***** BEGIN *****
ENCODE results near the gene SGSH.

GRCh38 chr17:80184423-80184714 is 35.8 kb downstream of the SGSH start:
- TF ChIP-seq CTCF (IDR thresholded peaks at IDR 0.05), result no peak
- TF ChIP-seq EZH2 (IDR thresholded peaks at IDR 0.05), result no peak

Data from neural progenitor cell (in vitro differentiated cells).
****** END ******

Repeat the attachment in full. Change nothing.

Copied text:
ENCODE results near the gene SGSH.

GRCh38 chr17:80184423-80184714 is 35.8 kb downstream of the SGSH start:
- TF ChIP-seq CTCF (IDR thresholded peaks at IDR 0.05), result no peak
- TF ChIP-seq EZH2 (IDR thresholded peaks at IDR 0.05), result no peak

Data from neural progenitor cell (in vitro differentiated cells).